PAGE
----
Brexit an act of self-sabotage furious caller erupts as she says she is grieving EU
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An LBC caller has said she is “grieving” about Brexit, saying that Brexit represents “the single piece of self-sabotage” that Britain has ever seen. As a musician, Sally also argued that the amount of red tape imposed on the music industry after Brexit has impacted many creatives.
Calling on LBC, Sally from Sevenoaks said: “I’m a first-time caller but this is a subject that I feel very passionate about.
“I don’t even know where to start.
“I feel I’m actually grieving still, struggling to deal with my frustration, my anger, and all that we’ve lost actually because, to me, Brexit represents the single piece of self-sabotage that this country has ever seen.
“I’ve enjoyed a career as a musician traveling around Europe as a pianist and a singer playing in beautiful venues, and getting to know the culture and all these wonderful countries that offer so much for all of us.”
She continued: “And I’m not saying I can’t still do that, but there’s going to be a lot more red tape, it won’t have the same sense of belonging, as I felt very European.
“All My Children are creatives, and I’ve seen how the creative arts have been impacted quite severely by all the red tape in the bureaucracy
“And it’s not just the performers, it’s the people who provide the lighting, it’s the orchestras.
“So in that aspect, it feels very personal.”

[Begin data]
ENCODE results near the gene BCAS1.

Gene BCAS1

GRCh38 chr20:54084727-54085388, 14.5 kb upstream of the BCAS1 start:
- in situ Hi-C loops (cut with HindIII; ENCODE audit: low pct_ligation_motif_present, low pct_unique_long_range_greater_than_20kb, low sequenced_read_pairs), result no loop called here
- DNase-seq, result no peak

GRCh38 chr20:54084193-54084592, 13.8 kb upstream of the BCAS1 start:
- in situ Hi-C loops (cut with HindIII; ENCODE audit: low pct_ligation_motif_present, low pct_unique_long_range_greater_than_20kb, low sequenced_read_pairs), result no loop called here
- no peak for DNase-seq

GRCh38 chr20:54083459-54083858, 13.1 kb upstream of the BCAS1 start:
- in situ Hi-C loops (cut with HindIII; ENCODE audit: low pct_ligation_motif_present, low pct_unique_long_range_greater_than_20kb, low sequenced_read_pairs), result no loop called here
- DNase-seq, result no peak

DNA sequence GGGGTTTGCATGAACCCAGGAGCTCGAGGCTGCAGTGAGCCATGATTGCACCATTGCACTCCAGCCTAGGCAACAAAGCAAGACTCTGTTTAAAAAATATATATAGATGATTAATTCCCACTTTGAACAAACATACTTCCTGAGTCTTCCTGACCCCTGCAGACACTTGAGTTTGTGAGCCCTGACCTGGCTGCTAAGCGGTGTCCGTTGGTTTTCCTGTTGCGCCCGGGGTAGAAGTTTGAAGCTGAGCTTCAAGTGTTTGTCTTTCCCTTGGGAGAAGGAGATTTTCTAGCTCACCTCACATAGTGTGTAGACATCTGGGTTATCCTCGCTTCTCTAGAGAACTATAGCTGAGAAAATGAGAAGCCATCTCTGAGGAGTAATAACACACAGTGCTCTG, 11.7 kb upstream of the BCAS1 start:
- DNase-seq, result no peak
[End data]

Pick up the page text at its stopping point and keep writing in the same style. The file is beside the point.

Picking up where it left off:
She went on: “But in terms of the overall feeling that Brexit has left me with is one of a sadness because it sends out such a negative message to the rest of the world.
“And it felt at the time that it was a vote made against immigration.
The Government’s Brexit deal was criticised for failing to negotiate visa-free travel and Europe-wide permits for musicians and crew.
The conductor of the London Symphony Orchestra (LSO), Sir Simon Rattle, said musicians just starting out on their careers were having “a desperate time”.
He said: “What I worry about is how much music will have been lost, how many brilliant young musicians will not be able to do what they do, how many artistic lives will be ruined?
“People who are normally hired by organisations abroad are being told, ‘I’m sorry, we just don’t have the capacity to bring somebody from the United Kingdom, it is too complicated and too expensive’.”
No 10 has said: “We have spoken to every EU member and 19 have confirmed musicians do not require visas or work permits for short-term tours.”
A survey from the Musicians’ Union and the Incorporated Society of Musicians revealed 42 percent of musicians are considering moving to Europe in order to continue working, while 21 percent are considering a change of career due to the extra costs of touring after Brexit.
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